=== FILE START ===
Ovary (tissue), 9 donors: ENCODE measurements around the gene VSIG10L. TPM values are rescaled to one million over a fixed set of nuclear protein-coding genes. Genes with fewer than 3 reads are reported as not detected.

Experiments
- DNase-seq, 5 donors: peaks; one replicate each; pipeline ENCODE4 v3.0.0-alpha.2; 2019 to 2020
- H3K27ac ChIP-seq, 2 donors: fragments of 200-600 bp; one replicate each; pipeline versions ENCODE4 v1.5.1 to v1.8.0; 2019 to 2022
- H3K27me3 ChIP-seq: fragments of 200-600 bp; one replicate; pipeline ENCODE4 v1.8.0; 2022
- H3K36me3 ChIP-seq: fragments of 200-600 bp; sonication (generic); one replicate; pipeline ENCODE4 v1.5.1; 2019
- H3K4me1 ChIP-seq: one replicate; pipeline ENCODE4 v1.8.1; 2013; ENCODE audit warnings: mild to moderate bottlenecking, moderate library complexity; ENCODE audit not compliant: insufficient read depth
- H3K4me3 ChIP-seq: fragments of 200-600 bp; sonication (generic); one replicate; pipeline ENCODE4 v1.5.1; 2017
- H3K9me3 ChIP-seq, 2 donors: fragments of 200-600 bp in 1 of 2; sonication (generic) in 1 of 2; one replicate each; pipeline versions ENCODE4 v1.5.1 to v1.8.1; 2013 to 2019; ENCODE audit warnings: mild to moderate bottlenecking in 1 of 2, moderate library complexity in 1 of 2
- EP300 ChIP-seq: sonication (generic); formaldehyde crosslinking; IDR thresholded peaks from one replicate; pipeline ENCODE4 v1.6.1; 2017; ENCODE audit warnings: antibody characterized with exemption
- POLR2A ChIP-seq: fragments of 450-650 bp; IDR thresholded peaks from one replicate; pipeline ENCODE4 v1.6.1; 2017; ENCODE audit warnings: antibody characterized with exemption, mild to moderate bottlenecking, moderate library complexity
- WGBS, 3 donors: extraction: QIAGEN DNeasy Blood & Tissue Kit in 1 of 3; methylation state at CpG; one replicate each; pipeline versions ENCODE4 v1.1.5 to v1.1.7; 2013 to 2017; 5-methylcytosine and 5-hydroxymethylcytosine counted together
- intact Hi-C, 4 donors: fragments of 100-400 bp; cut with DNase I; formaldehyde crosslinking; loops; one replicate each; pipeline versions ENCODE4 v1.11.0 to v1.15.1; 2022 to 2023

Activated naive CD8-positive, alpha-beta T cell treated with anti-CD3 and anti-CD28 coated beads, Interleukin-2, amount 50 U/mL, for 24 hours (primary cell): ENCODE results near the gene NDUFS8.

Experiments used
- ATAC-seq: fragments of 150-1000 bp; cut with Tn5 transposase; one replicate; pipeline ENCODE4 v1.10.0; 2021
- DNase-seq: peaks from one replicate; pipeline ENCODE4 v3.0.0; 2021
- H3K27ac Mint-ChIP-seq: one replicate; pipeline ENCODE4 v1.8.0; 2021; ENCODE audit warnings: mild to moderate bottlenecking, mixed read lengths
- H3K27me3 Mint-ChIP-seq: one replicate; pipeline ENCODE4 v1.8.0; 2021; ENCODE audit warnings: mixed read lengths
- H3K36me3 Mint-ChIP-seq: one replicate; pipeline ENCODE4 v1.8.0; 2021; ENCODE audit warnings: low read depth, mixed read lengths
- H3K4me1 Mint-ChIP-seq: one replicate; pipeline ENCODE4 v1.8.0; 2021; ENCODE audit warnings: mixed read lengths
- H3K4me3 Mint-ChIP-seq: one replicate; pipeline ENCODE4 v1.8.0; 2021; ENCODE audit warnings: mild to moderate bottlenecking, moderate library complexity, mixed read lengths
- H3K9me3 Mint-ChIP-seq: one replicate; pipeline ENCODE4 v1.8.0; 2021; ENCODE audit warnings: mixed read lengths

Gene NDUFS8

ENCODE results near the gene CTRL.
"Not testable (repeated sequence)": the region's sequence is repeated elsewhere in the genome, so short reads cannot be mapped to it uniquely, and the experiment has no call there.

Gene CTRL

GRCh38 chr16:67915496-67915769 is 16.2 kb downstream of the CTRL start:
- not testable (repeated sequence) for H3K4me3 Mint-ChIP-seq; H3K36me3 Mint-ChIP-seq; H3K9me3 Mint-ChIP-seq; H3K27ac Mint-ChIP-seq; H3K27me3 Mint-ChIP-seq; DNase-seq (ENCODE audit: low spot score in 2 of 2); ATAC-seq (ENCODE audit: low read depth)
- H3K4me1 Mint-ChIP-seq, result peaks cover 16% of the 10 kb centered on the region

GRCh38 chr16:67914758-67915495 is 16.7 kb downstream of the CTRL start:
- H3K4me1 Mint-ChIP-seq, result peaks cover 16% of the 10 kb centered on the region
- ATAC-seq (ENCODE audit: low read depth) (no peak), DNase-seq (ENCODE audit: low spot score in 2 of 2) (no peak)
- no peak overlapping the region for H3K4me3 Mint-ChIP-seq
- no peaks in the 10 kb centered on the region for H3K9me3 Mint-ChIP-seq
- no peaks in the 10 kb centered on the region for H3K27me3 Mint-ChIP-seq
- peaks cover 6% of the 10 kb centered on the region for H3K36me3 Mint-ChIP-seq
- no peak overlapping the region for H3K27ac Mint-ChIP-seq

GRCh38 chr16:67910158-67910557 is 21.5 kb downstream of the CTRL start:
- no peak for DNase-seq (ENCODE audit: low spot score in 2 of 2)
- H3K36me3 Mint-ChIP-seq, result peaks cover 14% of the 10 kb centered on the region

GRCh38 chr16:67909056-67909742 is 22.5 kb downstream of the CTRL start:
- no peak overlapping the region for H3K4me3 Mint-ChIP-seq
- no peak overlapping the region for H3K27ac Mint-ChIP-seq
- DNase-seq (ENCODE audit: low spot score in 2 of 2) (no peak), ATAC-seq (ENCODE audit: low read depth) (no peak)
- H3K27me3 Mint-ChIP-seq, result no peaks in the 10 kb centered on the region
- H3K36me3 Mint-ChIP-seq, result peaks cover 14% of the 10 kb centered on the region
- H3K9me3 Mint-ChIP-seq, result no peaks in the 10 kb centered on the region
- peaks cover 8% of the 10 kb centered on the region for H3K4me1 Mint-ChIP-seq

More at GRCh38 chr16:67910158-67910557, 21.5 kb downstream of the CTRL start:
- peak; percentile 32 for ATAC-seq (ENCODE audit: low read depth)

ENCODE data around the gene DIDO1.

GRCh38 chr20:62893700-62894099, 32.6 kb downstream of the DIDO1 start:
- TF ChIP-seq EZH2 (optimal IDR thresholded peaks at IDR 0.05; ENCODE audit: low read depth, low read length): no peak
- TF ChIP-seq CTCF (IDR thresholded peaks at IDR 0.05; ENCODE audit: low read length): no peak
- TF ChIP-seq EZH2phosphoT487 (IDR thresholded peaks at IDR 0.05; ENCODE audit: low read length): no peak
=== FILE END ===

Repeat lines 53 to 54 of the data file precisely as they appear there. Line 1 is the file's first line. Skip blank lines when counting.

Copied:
GRCh38 chr20:62893700-62894099, 32.6 kb downstream of the DIDO1 start:
- TF ChIP-seq EZH2 (optimal IDR thresholded peaks at IDR 0.05; ENCODE audit: low read depth, low read length): no peak